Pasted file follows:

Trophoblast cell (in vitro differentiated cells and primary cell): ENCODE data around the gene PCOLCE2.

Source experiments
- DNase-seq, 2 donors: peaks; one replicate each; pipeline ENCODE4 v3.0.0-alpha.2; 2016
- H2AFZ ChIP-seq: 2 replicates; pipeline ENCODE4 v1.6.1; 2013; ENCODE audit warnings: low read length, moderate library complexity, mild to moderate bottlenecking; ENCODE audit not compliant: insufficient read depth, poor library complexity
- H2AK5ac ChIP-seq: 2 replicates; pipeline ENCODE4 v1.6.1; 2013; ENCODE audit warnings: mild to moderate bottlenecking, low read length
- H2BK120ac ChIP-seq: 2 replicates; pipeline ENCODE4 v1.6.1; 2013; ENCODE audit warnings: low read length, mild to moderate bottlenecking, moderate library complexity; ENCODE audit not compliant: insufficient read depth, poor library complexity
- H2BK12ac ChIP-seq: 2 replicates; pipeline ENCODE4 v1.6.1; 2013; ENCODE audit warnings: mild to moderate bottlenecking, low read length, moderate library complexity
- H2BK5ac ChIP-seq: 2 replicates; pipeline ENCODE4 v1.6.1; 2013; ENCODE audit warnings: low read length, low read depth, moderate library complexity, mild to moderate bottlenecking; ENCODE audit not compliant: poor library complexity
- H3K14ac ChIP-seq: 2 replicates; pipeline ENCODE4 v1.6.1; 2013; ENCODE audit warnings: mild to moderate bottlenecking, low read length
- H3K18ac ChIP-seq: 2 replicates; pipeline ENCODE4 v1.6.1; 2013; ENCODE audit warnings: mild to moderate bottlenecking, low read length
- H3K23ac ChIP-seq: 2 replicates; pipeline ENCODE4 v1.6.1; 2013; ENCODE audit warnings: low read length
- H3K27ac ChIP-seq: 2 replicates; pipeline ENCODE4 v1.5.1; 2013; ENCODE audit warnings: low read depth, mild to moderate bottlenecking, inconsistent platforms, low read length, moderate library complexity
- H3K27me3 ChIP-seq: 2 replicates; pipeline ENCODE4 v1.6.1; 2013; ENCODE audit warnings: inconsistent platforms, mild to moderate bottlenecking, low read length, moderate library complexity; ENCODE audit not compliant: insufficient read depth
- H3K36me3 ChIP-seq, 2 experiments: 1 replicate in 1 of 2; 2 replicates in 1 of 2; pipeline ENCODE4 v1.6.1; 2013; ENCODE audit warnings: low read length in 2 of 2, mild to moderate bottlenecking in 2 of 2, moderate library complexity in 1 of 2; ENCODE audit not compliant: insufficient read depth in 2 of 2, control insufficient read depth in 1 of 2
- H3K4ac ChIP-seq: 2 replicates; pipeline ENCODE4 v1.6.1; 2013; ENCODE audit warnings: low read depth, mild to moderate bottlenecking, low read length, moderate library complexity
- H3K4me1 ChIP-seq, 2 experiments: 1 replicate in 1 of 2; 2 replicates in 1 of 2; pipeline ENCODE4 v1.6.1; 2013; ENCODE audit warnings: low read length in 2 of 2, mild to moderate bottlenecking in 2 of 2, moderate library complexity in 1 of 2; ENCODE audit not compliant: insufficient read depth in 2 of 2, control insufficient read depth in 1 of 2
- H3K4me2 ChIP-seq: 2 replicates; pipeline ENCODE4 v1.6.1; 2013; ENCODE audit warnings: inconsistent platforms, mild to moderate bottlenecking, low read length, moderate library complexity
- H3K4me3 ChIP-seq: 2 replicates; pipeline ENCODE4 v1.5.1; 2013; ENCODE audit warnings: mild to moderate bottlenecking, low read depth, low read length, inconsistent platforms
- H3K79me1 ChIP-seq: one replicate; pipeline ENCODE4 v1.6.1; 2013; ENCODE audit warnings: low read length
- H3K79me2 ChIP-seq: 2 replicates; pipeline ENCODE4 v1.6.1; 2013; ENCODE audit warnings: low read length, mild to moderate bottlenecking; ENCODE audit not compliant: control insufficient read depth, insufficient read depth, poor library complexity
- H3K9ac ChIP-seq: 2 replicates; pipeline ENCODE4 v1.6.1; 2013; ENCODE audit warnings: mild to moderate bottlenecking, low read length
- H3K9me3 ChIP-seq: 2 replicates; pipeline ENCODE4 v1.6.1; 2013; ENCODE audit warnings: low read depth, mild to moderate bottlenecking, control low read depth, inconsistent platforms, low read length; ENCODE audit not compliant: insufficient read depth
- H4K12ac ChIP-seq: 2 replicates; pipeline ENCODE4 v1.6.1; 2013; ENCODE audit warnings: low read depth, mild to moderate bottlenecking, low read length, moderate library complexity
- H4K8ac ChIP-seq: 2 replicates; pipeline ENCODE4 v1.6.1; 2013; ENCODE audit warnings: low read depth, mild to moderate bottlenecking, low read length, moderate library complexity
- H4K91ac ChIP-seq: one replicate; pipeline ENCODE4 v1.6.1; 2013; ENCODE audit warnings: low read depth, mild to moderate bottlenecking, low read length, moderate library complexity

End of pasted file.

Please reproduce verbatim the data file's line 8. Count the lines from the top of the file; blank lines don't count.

- H2BK5ac ChIP-seq: 2 replicates; pipeline ENCODE4 v1.6.1; 2013; ENCODE audit warnings: low read length, low read depth, moderate library complexity, mild to moderate bottlenecking; ENCODE audit not compliant: poor library complexity